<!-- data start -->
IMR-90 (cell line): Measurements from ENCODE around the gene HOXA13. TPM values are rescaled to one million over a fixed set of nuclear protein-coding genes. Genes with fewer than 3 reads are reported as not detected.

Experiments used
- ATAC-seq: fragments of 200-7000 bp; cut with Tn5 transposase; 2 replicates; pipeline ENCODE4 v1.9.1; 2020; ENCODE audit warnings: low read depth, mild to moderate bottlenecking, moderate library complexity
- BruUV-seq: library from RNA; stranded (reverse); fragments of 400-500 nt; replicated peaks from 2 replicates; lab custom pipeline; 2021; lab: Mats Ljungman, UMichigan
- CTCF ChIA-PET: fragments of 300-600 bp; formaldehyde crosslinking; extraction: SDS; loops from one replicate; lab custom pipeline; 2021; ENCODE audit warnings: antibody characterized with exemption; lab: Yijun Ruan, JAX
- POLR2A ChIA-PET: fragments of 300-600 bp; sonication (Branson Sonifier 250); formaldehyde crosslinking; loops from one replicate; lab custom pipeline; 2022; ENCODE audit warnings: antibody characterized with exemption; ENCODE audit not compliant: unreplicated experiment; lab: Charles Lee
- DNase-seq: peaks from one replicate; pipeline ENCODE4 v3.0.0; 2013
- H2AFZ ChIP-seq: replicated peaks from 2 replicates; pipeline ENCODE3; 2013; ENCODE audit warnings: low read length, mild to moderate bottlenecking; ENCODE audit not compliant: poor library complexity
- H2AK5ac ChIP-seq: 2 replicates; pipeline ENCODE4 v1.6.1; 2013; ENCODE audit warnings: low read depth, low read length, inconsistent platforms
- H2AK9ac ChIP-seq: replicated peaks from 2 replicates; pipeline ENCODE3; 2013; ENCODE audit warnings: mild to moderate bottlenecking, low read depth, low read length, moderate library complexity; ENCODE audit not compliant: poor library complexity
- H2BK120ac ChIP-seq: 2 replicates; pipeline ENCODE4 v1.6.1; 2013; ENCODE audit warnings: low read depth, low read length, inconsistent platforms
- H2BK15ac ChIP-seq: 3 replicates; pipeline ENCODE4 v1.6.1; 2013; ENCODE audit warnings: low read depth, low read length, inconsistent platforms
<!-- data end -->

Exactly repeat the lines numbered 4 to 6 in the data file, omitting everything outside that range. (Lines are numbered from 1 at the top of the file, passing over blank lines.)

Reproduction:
- BruUV-seq: library from RNA; stranded (reverse); fragments of 400-500 nt; replicated peaks from 2 replicates; lab custom pipeline; 2021; lab: Mats Ljungman, UMichigan
- CTCF ChIA-PET: fragments of 300-600 bp; formaldehyde crosslinking; extraction: SDS; loops from one replicate; lab custom pipeline; 2021; ENCODE audit warnings: antibody characterized with exemption; lab: Yijun Ruan, JAX
- POLR2A ChIA-PET: fragments of 300-600 bp; sonication (Branson Sonifier 250); formaldehyde crosslinking; loops from one replicate; lab custom pipeline; 2022; ENCODE audit warnings: antibody characterized with exemption; ENCODE audit not compliant: unreplicated experiment; lab: Charles Lee